What It’s Like to Fly During the Pandemic: Vancouver to Winnipeg

Our Thoughts

Here’s what a domestic flight in Canada during COVID-19 was like. Masks and deserted airports aside, the real fright was that no coffee was available at the airport itself. Travelers take note: arrive caffeinated and well fed.

I had to fly to Winnipeg, Manitoba for business, during the pandemic. Here's how it went, and travellers take note: economy class had no food service and there was no coffee available past security in some airports.

Arrival at YVR

Arriving at the vacant airport was ghostly enough without the mandatory mask.

Check in was easy and touchless and heading through security, my temperature was checked immediately. It took no time at all (in fact, it sort of felt like flying in the 60s and 70s) and I was off to the Maple Leaf Air Canada Lounge.

At the lounge, seating was more than adequately six feet apart. The app, alongside my chair, allowed for food service, and drinks were on demand. A nice touch: Air Canada upgraded its hand soap to Molton Brown, a brand from London, which is definitely an upgrade from the normal soap dispensers, especially with the cadence of hand washing these days.

Air Canada Maple Leaf Lounge

Boarding was seamless and by group number to allow for greater physical distancing and the aircraft was spotless.

Headed East: On Board the Flight

Once on board the flight, the flight attendants donned protective outerwear. They handed those in business class, what I call a safety kit. The kit was a transparent bag made up of a bottle of water, pretzels, a disposable face mask, two hand wipes and a small bottle of hand sanitizer.

Safety kit

It’s a thoughtful touch to try and instill confidence in the passenger that the airline is doing all it can to keep its paying passengers safe.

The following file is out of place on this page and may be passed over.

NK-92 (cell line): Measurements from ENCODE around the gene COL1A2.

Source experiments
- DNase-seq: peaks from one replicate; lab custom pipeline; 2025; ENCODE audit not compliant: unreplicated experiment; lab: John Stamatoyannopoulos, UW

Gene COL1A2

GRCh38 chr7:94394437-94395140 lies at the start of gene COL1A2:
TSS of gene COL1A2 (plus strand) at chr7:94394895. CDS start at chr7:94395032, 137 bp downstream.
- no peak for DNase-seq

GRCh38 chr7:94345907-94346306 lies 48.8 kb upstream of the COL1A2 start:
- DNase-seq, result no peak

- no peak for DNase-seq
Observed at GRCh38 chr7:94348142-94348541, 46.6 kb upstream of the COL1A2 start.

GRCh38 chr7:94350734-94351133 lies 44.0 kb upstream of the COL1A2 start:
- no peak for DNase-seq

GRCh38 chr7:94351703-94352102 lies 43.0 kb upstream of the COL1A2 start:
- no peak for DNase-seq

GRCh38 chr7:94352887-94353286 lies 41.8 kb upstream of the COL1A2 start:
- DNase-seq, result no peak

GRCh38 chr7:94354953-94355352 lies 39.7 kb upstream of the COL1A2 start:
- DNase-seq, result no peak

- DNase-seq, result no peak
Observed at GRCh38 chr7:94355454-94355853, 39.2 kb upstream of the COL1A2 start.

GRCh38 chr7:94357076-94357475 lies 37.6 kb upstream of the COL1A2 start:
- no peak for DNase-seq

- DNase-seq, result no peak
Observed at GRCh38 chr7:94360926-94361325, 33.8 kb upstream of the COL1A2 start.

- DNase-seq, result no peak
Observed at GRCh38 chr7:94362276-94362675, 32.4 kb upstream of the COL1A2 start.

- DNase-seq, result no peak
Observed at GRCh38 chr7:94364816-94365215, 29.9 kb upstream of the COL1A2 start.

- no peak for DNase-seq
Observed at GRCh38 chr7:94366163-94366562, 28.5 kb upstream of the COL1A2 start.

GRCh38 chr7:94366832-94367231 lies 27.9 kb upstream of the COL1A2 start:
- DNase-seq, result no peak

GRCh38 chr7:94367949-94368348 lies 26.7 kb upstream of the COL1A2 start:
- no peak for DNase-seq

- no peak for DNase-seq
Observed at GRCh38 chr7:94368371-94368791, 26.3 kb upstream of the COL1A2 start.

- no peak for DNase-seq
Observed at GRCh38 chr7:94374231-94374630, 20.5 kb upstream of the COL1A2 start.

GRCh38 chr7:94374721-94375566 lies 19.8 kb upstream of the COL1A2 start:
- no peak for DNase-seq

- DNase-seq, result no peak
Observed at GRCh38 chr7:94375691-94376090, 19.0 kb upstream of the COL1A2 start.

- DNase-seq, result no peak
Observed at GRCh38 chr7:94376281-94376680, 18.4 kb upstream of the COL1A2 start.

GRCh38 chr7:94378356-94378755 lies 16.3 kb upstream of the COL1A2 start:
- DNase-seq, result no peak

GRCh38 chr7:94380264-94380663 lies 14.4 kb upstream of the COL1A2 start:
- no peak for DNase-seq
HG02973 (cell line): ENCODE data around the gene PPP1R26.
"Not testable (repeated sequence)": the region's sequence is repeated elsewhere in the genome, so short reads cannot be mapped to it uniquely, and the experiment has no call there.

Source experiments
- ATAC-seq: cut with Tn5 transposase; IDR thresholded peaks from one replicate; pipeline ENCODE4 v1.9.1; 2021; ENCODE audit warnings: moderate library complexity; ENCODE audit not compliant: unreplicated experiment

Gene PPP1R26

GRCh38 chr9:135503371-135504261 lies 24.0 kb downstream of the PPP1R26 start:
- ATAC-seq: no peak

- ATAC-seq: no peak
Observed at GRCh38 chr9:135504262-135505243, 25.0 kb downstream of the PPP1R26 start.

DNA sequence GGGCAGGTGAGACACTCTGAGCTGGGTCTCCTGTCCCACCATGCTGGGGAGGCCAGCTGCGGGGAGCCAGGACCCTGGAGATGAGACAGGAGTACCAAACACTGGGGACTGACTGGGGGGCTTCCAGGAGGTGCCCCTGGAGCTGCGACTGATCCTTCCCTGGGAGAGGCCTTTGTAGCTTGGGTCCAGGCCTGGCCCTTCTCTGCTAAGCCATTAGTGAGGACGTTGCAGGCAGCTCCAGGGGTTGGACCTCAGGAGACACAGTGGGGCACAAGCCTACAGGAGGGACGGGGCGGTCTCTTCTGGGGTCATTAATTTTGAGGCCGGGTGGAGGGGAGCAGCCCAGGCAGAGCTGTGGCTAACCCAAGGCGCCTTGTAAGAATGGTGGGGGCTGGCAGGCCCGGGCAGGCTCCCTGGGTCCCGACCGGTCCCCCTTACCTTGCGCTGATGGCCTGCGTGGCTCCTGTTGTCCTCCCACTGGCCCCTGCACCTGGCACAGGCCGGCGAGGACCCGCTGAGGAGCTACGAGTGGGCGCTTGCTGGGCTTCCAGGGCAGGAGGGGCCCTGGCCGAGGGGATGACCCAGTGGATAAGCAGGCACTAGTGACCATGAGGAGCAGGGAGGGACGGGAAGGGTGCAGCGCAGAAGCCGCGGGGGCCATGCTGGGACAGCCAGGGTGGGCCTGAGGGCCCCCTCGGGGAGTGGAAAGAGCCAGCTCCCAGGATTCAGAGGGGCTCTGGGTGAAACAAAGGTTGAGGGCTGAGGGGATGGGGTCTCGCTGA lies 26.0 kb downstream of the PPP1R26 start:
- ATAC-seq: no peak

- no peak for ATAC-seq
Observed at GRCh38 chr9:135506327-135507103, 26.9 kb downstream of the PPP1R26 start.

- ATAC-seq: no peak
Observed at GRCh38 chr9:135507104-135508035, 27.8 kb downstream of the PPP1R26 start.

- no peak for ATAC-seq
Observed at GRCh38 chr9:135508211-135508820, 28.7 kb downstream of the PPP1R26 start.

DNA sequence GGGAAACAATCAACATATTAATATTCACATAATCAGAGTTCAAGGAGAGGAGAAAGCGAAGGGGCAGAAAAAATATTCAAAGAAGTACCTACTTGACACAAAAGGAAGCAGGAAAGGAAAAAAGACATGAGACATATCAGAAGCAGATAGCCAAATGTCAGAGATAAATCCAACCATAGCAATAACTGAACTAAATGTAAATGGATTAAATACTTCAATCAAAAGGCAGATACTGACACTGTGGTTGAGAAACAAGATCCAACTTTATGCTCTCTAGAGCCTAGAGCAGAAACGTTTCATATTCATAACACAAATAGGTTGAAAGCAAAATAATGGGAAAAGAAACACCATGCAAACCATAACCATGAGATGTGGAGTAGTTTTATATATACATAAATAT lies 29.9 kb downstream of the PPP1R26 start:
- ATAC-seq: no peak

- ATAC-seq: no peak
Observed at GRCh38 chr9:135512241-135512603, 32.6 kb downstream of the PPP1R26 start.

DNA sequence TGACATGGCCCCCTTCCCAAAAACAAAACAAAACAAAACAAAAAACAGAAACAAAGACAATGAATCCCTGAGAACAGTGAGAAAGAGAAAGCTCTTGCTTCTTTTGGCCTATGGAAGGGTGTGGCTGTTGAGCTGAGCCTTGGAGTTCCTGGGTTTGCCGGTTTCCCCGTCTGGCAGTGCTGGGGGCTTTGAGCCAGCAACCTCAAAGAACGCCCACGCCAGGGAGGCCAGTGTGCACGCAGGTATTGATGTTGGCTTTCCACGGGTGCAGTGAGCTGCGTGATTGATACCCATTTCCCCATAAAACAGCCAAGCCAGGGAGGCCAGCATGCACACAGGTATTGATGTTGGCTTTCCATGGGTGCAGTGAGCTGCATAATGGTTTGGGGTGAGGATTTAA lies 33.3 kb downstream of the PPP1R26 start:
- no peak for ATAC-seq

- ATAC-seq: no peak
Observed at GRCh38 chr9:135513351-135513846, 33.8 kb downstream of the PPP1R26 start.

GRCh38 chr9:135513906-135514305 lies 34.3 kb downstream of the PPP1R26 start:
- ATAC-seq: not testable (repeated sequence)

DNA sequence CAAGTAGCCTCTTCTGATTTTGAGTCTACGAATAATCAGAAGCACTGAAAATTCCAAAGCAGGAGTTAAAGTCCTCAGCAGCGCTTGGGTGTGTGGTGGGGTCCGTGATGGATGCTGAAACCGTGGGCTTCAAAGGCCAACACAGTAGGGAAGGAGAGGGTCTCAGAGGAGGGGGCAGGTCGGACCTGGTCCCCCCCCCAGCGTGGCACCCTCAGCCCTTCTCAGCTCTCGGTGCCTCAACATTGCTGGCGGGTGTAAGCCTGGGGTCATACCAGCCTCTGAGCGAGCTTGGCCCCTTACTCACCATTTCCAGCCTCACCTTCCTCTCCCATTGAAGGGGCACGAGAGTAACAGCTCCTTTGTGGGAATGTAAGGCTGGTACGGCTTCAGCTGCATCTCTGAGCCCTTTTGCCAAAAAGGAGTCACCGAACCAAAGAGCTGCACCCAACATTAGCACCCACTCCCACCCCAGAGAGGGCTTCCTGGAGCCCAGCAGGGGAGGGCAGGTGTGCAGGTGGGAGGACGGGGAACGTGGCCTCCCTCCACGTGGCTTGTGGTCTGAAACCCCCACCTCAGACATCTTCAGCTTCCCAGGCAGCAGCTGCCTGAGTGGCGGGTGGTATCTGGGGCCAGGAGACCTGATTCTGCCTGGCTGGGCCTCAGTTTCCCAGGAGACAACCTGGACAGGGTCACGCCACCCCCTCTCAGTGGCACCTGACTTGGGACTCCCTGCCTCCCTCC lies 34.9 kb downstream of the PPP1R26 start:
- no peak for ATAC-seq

On board, masks were mandatory at all times, except when eating or drinking.

Masked and on board

The cold meal was a spicy prawn dish with salad, a bread roll and butter. It also came with a chicken wrap—no choice, chicken for all. Dessert was a sort of a custard gelatinous dish and alcoholic beverages, coffee, tea and juice were made available.

Economy was reduced to coffee, tea or juice.

Homeward Bound

On the return leg, I arrived at Winnipeg airport at 5 a.m. for a 6 a.m. departure. The airport was  deserted other than the crew and passengers for the flight back to Vancouver.

Lonely airport

None of the airport’s stores were open. Note: if you’re like me, and you need your caffeine fix, have a cup before arriving at the airport and clearing security. Otherwise, grit your teeth and wait for the coffee service on board.

The flight back to Vancouver was uneventful and included a fresh safety kit.

The boxed breakfast included a tray of yogurt, some fresh fruit—strawberry and mango—and some granola so you could make a muesli mix. It also came with a cheese platter which I found interesting as I’m not particularly fond of cheese first thing in the morning, a bread roll and butter.

Thoughts on My Next Flight

It’s been over a year since I was last on an aircraft. While the abandoned airports left me feeling a little uneasy, my domestic flight felt safe, and wearing a mask while on board was easy enough, but I’m not sure I’m ready for a long haul international flight just yet.

Let us know in the comments below—would you fly domestically or internally during the pandemic? Have you and what was your experience like?

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